1. By the petition which came up for hearing before Coyajee J. the petitioners challenged the validity of a notice issued by the Sales Tax Officer on the 28-2-1955 under Section 11A, Bombay Sales Tax Act of 1945 calling upon the petitioners to make a return in connection with escaped assessment for the period 1-4-1949 to 31-10-1952.
Act 3 of 1933 which is the present Act came into force on 25-3-1953 and during the relevant period with which we are concerned the Act in force was Act 5 of 1946, and the question which the learned Judge had to consider and decide was whether the notice of re-assessment with regard to escaped assessment should have been served under the old Act or under the new Act.
2. The Act of 1953 by Section 48(1) deals with the repeal of the old Act, and Sub-section (2) of that section provides:
'Notwithstanding the repeal of the said Act and the said entries, the said repeal shall not affect or be deemed to affect--
(i) any right, title, obligation or liability already acquired, accrued or incurred; (ii) ................
(iii) the recovery of any tax or penalty which may have become payable under the said Act and the said entries before the said date, and all such taxes or penalties or arrears thereof shall be assessed, imposed & recovered, so far as may be, in accordance with the provisions of this Act.' Therefore, on the plain words used by the Legislature in this section, it is clear that the recovery of the tax which had become payable under the old Act was not affected by the repeal of that Act. Therefore, whatever tax was payable by the petitioners for the period ending 31-10-1952, which tax was payable under the provisions of the old Act because that Act was in force, was not affected by the repeal of the old Act.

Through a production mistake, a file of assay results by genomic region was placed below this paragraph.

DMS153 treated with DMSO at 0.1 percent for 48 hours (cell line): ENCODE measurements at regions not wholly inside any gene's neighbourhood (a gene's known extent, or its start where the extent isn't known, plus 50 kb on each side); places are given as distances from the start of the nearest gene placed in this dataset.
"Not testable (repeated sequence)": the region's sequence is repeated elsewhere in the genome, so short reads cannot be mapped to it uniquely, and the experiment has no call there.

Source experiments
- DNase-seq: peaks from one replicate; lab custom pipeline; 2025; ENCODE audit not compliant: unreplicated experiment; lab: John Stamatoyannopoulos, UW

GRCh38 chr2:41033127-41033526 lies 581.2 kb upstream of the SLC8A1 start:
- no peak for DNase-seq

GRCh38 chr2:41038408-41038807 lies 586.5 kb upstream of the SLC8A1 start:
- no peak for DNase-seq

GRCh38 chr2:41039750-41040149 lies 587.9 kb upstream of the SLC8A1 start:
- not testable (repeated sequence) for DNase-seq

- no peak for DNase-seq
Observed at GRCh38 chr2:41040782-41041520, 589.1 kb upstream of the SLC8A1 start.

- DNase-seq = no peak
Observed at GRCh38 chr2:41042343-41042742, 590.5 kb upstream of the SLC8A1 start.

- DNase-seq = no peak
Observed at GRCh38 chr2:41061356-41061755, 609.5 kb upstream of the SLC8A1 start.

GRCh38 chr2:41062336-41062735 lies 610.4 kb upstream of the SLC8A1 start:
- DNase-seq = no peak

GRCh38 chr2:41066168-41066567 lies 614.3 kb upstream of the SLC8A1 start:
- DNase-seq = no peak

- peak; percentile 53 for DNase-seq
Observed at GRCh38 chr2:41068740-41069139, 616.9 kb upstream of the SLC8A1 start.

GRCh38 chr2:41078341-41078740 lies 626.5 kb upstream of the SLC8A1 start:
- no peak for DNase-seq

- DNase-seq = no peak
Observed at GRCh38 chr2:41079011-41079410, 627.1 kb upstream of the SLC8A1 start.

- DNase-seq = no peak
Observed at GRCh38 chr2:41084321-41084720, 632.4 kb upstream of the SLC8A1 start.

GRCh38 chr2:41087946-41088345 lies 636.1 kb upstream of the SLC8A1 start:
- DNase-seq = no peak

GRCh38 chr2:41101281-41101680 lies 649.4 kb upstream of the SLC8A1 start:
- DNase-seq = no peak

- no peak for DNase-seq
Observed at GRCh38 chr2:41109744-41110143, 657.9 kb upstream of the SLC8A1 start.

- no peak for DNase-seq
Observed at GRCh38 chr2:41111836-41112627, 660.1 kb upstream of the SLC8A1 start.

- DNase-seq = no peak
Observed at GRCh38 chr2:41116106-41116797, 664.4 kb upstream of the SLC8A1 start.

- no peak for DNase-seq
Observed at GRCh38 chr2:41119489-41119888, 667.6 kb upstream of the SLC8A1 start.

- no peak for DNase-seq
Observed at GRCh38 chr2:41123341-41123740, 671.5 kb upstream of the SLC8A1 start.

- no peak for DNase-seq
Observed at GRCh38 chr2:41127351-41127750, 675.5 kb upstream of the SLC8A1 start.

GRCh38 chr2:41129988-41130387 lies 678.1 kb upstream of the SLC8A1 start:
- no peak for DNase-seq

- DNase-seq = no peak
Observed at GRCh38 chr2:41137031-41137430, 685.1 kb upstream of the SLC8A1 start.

Clause (iii) of Section 48(2) then proceeds to deal with the procedure for recovering the tax & it provides that the machinery of assessment, the machinery of imposing the tax & the machinery of recovering the tax must be in accordance with the provisions of the new Act. This is not an absolute provision because the Legislature realised that there may be difficulties in recovering tax due under the old Act to apply the machinery of the new Act, and that is why the Legislature used the expression 'so far as may be'.
Therefore, to the extent that the machinery set up under the new Act can be availed of for the purpose of recovering a tax which became recoverable under the old Act, that machinery must be utilized, and therefore the burden would be upon the taxing authorities, if after the new Act came into force they used the machinery of assessment, imposition and recovery of tax not set up under the new Act but the old machinery under the old Act, to show that by reason of some practical difficulty or some anomaly which might result it was not possible to use the new machinery but the old machinery had to be resorted to.
3. The notice under the Act of 1946 is to be given under Section 11A and it deals with escaped assessment. The notice under the new Act is to be given under Section 15 and substantially it is in the same terms and it also is to be given with regard to escaped assessment. The Sales Tax Authorities have given the notice which is headed : 'Notice under Section 11A, Bombay Sales Tax Act, 1946'.